November 12, 2018
In this recent case, Rajesh v. Sunita & ors. the High Court of Punjab & Haryana has held that if the husband fails to pay maintenance then the defaulter i.e. the husband has to suffer imprisonment on each default to pay the maintenance
In the case, the Petitioner has challenged the order passed by the Family Court, whereby the Court had sentenced the Petitioner to undergo civil imprisonment for twelve months on account of non-payment of arrears of maintenance to his wife.
The High Court while dismissing the Petition, heavily relied on Supreme Court’s verdict in the case of Shantha v. B.G. Shivnanjappa, wherein the Apex Court had observed that the arrears of maintenance which is payable to the respondents is for about 45 months. Sentencing a person to jail is a ‘mode of enforcement’. It is not a ‘mode of satisfaction’ of the liability. The liability can be satisfied only by making actual payment of the arrears. The whole purpose of sending to jail is to oblige a person liable to pay the monthly allowance, who refuses to comply with the order without sufficient cause, to obey the order and to make the payment. The purpose of sending him to jail is not to wipe out the liability which he has refused to discharge. Monthly allowance is paid in order to enable the wife and child to live by providing with the essential economic necessities. Neither the neglected wife nor the neglected child can live without funds for purchasing food and the essential articles to enable them to survive. The first and foremost duty of the husband is to maintain the wife and the child. He may beg, borrow or steal.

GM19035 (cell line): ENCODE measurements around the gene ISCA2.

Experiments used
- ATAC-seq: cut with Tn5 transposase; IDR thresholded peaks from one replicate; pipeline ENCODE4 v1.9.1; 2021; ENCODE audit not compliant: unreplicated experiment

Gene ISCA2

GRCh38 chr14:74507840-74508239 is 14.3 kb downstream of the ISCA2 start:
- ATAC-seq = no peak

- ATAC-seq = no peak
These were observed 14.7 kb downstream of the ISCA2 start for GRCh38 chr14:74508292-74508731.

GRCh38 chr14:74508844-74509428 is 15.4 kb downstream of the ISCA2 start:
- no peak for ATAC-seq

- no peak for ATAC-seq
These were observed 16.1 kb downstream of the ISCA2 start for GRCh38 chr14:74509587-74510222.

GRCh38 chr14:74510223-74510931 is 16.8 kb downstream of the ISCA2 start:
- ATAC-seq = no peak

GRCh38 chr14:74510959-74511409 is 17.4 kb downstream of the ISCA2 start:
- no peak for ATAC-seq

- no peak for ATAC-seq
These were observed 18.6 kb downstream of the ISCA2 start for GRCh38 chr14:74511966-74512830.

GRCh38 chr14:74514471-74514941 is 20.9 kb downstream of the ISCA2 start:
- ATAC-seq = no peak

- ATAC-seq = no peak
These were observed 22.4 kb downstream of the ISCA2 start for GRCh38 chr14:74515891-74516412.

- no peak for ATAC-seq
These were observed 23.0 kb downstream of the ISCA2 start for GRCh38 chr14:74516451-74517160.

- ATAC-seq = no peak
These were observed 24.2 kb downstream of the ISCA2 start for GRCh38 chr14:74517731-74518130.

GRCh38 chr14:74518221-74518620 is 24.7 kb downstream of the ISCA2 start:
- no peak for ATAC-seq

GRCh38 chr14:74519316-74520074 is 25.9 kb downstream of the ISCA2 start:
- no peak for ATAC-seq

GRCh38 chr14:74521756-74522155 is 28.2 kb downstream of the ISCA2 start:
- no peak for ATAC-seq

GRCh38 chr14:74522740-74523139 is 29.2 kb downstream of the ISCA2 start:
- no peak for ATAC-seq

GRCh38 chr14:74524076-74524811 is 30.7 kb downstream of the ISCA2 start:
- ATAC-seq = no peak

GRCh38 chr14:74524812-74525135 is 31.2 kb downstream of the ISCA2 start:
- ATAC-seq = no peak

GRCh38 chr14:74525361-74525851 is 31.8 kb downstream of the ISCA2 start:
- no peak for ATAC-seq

It was thus concluded by the Court that the maintenance claim has to be construed continuing liability which becomes due at the end of every month. So, the defaulter has to suffer imprisonment on each default to pay the maintenance. On undergoing imprisonment in default of maintenance will not wipe out the liability which shall subsist till the payment is made.
In view of the aforesaid observation and precedent, the High Court upheld the Family Court’s order in the case.
 2005(2) RCR(Criminal) 796